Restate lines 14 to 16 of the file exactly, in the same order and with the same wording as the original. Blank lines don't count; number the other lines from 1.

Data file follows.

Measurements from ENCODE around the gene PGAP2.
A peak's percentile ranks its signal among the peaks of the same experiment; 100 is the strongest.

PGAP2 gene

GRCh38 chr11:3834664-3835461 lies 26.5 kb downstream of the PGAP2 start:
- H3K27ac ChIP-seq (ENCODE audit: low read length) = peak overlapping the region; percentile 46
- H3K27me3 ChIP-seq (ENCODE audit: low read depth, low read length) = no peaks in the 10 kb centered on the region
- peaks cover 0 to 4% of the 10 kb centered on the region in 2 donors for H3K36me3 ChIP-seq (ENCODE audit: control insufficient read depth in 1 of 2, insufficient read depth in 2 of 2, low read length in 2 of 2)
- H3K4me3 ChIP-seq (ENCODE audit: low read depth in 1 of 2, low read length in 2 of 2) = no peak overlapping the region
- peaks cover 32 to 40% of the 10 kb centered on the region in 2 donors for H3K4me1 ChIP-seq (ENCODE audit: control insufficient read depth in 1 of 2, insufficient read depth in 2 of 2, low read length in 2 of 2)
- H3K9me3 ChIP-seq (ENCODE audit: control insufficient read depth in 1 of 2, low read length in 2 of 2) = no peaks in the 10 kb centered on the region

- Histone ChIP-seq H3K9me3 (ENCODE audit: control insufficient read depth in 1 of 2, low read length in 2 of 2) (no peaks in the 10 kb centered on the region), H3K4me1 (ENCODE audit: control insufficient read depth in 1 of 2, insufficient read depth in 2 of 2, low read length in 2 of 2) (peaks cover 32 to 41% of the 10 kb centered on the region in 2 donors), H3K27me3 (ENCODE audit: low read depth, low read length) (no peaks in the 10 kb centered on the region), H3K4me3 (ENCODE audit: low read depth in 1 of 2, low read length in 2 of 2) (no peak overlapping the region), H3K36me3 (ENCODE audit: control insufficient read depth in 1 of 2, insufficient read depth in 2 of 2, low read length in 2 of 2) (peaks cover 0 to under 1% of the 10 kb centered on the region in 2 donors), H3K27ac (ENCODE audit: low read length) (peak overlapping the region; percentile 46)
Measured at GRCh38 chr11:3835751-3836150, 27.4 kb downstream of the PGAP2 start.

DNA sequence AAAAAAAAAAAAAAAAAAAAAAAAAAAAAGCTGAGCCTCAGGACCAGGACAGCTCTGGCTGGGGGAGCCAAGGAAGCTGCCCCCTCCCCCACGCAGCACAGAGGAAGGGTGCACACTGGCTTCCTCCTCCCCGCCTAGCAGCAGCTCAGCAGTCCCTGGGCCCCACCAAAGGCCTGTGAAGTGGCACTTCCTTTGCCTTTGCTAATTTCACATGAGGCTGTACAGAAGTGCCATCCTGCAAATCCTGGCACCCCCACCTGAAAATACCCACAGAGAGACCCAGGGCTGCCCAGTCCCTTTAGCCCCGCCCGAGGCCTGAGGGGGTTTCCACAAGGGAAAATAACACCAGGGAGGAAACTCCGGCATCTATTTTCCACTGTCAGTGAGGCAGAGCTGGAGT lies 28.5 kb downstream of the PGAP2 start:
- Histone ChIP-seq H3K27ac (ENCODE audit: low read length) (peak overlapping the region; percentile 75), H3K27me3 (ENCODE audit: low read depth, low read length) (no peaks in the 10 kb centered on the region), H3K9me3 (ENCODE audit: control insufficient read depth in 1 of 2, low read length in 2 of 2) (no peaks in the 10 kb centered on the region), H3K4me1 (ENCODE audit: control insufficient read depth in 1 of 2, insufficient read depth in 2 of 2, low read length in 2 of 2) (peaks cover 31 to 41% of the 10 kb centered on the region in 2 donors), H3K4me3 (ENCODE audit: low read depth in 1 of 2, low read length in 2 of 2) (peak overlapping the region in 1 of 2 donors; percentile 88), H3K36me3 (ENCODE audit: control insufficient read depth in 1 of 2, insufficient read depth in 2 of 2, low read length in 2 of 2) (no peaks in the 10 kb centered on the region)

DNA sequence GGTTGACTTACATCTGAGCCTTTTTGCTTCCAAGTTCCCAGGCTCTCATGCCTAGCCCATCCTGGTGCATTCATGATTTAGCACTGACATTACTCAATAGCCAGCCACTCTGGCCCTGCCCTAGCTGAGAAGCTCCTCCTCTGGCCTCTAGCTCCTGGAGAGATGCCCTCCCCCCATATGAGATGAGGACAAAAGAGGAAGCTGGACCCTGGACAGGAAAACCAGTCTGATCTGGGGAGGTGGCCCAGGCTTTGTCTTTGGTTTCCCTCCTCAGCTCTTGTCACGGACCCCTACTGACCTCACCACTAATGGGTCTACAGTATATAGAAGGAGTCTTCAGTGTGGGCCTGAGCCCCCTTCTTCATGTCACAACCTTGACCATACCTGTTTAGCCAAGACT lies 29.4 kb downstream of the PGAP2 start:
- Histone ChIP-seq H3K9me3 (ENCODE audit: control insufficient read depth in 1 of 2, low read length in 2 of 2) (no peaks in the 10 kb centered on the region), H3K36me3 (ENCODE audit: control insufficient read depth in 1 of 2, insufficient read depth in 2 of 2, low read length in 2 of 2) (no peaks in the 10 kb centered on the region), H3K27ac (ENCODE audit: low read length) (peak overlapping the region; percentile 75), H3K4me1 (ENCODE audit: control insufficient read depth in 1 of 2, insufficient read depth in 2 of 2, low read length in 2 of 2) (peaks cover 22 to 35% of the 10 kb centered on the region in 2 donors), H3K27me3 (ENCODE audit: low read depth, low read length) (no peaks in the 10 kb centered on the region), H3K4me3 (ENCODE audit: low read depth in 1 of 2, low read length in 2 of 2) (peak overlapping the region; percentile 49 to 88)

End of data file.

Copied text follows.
- Histone ChIP-seq H3K27ac (ENCODE audit: low read length) (peak overlapping the region; percentile 75), H3K27me3 (ENCODE audit: low read depth, low read length) (no peaks in the 10 kb centered on the region), H3K9me3 (ENCODE audit: control insufficient read depth in 1 of 2, low read length in 2 of 2) (no peaks in the 10 kb centered on the region), H3K4me1 (ENCODE audit: control insufficient read depth in 1 of 2, insufficient read depth in 2 of 2, low read length in 2 of 2) (peaks cover 31 to 41% of the 10 kb centered on the region in 2 donors), H3K4me3 (ENCODE audit: low read depth in 1 of 2, low read length in 2 of 2) (peak overlapping the region in 1 of 2 donors; percentile 88), H3K36me3 (ENCODE audit: control insufficient read depth in 1 of 2, insufficient read depth in 2 of 2, low read length in 2 of 2) (no peaks in the 10 kb centered on the region)

DNA sequence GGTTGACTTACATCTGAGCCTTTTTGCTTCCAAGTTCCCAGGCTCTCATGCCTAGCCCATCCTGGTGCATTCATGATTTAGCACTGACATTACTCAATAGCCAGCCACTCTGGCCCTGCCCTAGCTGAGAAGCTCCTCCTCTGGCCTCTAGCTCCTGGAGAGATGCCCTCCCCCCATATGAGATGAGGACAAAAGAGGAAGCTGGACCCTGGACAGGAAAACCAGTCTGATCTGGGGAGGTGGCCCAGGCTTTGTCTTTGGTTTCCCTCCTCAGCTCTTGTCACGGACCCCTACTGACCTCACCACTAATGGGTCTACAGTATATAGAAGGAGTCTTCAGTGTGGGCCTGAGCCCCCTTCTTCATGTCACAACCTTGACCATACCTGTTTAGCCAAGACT lies 29.4 kb downstream of the PGAP2 start:
- Histone ChIP-seq H3K9me3 (ENCODE audit: control insufficient read depth in 1 of 2, low read length in 2 of 2) (no peaks in the 10 kb centered on the region), H3K36me3 (ENCODE audit: control insufficient read depth in 1 of 2, insufficient read depth in 2 of 2, low read length in 2 of 2) (no peaks in the 10 kb centered on the region), H3K27ac (ENCODE audit: low read length) (peak overlapping the region; percentile 75), H3K4me1 (ENCODE audit: control insufficient read depth in 1 of 2, insufficient read depth in 2 of 2, low read length in 2 of 2) (peaks cover 22 to 35% of the 10 kb centered on the region in 2 donors), H3K27me3 (ENCODE audit: low read depth, low read length) (no peaks in the 10 kb centered on the region), H3K4me3 (ENCODE audit: low read depth in 1 of 2, low read length in 2 of 2) (peak overlapping the region; percentile 49 to 88)